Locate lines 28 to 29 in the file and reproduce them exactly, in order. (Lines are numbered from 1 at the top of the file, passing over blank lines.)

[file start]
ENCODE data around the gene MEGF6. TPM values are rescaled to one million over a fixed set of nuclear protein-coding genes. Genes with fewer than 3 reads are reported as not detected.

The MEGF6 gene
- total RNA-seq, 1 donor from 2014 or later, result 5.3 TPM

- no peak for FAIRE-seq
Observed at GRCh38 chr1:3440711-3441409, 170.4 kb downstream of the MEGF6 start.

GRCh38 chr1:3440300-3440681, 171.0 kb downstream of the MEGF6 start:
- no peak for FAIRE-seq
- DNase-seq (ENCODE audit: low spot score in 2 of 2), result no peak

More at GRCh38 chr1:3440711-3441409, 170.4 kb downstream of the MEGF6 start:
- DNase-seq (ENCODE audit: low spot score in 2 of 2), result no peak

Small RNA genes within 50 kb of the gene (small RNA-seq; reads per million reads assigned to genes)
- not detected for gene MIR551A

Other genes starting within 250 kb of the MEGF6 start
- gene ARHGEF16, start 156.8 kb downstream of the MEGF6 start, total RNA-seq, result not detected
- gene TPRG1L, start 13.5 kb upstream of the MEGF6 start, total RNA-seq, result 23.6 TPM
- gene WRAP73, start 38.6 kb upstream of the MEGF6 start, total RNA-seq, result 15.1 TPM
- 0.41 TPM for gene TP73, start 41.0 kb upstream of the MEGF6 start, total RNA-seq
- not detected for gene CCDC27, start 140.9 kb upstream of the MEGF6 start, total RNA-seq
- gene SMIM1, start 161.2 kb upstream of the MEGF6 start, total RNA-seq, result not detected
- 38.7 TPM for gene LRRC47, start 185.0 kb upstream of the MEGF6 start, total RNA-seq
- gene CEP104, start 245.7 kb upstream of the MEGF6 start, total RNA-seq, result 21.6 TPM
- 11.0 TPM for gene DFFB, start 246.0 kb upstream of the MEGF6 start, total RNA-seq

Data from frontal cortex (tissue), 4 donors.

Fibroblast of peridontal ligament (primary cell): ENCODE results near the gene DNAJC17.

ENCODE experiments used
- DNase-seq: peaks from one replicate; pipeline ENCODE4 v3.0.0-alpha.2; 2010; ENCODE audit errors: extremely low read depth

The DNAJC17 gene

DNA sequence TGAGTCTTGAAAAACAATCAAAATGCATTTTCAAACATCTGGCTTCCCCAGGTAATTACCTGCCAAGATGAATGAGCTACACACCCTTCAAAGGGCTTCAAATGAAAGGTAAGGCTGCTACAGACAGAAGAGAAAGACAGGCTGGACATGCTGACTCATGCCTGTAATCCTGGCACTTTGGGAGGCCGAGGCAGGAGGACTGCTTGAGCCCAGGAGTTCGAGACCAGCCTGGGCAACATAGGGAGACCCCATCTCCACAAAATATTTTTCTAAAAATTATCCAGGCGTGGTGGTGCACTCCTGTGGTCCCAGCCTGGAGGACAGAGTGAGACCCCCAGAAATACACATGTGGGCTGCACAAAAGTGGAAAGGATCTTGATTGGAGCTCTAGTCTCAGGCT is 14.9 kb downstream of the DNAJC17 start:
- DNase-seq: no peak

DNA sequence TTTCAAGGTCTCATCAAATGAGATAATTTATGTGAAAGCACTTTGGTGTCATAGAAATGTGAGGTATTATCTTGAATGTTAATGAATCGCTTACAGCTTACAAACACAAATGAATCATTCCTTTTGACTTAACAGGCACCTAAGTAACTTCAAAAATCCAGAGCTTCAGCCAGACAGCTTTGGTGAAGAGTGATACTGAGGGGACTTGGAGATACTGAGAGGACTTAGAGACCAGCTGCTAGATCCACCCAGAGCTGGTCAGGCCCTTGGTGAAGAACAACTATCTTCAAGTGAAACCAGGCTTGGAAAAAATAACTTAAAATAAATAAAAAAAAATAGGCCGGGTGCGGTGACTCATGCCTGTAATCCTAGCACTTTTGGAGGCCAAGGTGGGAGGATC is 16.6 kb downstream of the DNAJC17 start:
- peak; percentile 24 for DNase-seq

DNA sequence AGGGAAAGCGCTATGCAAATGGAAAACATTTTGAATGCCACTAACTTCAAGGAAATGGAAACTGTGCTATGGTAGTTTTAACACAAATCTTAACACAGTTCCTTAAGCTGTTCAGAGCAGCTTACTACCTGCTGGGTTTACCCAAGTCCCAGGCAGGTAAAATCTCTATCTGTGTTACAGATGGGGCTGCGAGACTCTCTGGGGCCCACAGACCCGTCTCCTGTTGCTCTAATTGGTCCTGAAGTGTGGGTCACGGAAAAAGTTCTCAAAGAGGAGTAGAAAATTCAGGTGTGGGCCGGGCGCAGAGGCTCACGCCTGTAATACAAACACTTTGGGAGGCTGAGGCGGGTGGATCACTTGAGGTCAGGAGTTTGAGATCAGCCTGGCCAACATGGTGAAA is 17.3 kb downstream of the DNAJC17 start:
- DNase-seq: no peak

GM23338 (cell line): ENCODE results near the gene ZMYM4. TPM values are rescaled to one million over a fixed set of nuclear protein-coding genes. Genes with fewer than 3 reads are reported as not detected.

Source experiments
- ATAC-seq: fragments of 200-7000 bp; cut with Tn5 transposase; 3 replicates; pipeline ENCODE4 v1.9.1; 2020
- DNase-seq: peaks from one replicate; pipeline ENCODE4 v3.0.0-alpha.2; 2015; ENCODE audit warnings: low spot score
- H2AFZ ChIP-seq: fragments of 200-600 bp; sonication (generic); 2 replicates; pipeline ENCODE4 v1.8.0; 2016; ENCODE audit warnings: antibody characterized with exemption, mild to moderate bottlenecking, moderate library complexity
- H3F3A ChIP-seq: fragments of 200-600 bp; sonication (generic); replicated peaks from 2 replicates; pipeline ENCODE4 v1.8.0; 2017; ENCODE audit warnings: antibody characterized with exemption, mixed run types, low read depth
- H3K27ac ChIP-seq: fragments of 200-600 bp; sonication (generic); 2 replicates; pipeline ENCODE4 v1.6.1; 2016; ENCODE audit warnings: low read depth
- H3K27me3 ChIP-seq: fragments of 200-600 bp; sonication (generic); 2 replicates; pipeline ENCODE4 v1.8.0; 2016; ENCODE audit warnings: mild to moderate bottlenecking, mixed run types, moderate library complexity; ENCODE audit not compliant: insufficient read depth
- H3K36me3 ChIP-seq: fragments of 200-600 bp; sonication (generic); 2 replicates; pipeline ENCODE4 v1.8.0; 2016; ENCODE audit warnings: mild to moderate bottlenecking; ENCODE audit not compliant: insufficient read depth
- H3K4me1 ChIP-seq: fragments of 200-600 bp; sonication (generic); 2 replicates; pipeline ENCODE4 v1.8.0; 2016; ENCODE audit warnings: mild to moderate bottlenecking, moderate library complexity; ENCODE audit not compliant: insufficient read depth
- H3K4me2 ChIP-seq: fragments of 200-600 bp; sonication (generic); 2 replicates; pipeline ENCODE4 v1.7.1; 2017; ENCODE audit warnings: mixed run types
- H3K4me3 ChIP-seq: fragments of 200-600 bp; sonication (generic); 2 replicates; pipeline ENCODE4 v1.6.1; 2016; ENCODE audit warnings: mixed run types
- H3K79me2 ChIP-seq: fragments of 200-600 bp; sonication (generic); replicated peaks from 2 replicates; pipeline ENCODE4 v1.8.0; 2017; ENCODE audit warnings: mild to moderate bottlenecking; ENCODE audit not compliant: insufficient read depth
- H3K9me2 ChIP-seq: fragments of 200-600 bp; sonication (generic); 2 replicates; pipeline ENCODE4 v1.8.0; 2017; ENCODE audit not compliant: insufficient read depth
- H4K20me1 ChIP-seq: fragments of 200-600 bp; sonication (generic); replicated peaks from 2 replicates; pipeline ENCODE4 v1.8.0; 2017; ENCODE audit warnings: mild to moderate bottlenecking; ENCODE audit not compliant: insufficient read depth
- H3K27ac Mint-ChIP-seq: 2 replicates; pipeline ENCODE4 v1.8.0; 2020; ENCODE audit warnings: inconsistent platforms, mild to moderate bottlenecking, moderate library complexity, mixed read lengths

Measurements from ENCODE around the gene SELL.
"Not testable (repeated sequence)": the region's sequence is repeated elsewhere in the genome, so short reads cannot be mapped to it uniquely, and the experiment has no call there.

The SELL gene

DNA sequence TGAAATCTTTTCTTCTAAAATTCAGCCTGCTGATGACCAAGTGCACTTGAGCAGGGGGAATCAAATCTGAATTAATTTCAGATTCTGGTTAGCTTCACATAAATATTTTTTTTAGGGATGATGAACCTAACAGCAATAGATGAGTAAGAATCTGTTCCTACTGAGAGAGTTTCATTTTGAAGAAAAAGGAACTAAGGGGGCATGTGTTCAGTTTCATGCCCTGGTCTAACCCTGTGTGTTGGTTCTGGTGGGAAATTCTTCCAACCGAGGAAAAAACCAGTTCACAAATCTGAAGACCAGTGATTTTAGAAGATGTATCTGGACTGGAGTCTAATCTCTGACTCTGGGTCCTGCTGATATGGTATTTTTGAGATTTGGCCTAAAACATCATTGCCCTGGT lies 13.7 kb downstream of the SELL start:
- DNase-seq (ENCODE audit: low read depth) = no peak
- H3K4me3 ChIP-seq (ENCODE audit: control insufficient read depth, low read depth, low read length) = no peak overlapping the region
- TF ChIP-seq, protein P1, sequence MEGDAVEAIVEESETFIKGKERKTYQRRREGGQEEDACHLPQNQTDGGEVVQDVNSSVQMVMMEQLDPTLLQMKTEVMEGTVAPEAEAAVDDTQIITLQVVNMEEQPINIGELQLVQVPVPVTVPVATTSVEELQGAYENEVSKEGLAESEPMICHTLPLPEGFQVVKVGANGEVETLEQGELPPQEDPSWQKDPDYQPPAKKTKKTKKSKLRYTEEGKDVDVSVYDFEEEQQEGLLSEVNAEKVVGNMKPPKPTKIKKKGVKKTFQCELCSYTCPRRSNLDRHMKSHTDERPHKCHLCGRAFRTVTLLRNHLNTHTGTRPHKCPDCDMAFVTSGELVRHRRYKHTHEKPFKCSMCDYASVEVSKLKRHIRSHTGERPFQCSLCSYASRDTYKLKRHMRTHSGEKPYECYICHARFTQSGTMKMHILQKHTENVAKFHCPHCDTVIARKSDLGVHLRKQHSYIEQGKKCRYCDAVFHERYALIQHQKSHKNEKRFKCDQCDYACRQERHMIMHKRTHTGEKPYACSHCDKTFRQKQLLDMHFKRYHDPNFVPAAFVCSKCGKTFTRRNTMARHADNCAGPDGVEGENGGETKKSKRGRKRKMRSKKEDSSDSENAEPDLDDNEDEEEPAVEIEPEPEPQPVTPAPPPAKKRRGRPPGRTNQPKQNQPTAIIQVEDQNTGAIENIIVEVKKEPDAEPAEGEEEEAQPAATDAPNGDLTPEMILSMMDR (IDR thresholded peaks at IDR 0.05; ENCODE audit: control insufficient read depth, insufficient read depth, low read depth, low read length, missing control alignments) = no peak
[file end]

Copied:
DNA sequence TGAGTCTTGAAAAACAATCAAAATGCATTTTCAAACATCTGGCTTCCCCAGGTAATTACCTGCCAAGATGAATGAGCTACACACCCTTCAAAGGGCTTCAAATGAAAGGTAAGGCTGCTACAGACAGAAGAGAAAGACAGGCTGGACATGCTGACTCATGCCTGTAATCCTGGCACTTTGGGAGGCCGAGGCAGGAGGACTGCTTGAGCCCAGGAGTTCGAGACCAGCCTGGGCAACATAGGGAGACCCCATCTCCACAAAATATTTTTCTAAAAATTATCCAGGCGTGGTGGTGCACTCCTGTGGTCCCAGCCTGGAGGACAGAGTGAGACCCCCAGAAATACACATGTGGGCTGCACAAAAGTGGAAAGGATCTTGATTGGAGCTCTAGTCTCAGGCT is 14.9 kb downstream of the DNAJC17 start:
- DNase-seq: no peak